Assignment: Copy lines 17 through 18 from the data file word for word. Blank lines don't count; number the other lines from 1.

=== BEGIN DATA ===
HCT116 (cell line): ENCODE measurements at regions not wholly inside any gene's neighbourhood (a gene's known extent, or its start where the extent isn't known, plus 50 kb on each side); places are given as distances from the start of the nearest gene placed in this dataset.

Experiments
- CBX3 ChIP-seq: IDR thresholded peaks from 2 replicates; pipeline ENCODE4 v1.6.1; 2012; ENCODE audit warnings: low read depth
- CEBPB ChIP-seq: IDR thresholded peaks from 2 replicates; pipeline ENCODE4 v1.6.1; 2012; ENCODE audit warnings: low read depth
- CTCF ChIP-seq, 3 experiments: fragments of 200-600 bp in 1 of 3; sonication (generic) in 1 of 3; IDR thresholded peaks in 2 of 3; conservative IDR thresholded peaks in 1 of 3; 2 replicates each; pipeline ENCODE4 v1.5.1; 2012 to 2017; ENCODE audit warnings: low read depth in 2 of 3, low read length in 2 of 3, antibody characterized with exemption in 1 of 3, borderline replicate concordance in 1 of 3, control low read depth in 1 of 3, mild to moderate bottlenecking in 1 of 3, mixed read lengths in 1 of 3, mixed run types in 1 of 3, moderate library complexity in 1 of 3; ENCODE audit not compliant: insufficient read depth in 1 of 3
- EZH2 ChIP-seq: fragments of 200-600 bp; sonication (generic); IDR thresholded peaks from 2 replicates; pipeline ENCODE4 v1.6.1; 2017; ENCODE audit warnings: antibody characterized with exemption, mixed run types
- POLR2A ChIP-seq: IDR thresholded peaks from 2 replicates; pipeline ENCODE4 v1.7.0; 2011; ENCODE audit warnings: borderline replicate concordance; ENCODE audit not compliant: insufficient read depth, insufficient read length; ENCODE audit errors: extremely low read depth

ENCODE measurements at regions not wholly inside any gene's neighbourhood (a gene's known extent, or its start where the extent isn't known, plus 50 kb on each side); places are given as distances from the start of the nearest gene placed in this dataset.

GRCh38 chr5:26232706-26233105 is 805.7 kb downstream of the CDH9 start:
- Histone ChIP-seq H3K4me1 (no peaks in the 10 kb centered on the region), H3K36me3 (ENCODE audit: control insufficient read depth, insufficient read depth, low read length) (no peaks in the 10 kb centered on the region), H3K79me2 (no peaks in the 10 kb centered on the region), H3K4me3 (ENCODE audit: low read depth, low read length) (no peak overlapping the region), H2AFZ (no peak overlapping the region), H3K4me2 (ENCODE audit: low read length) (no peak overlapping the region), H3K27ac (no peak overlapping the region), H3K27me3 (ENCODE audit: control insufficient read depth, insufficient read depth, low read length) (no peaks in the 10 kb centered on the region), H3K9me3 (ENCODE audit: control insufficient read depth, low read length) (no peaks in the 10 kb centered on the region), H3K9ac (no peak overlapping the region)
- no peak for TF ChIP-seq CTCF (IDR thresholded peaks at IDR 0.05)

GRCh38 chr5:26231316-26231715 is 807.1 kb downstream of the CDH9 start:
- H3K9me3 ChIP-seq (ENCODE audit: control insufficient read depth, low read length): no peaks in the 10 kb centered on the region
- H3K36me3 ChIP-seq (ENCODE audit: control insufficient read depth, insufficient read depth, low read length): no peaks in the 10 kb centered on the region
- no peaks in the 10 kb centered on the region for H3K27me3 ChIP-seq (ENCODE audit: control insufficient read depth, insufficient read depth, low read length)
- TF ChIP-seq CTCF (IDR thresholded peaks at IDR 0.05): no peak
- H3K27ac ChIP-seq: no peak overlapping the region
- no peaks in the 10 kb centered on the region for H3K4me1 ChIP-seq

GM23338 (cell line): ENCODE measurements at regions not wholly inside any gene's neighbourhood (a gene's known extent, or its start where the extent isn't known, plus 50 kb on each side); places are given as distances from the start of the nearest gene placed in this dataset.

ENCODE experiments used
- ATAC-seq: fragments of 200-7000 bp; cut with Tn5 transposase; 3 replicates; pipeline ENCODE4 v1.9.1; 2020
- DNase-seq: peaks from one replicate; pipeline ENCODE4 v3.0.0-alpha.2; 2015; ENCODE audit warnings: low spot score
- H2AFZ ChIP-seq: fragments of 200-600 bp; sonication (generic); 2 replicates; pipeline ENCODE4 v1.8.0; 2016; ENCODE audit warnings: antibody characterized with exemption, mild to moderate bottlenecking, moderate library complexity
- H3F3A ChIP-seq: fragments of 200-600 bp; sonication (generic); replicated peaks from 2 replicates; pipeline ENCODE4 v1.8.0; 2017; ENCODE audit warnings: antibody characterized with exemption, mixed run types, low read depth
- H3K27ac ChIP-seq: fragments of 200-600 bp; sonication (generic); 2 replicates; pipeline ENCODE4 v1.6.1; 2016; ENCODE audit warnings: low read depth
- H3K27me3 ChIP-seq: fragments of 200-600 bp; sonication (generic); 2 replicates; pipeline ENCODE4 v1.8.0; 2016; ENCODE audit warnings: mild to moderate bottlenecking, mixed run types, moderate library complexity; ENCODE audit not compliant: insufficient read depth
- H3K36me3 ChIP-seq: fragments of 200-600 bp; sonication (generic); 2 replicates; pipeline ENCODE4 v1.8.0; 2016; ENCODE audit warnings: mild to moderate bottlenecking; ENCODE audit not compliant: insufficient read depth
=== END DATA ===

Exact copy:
- H3K27ac ChIP-seq: no peak overlapping the region
- no peaks in the 10 kb centered on the region for H3K4me1 ChIP-seq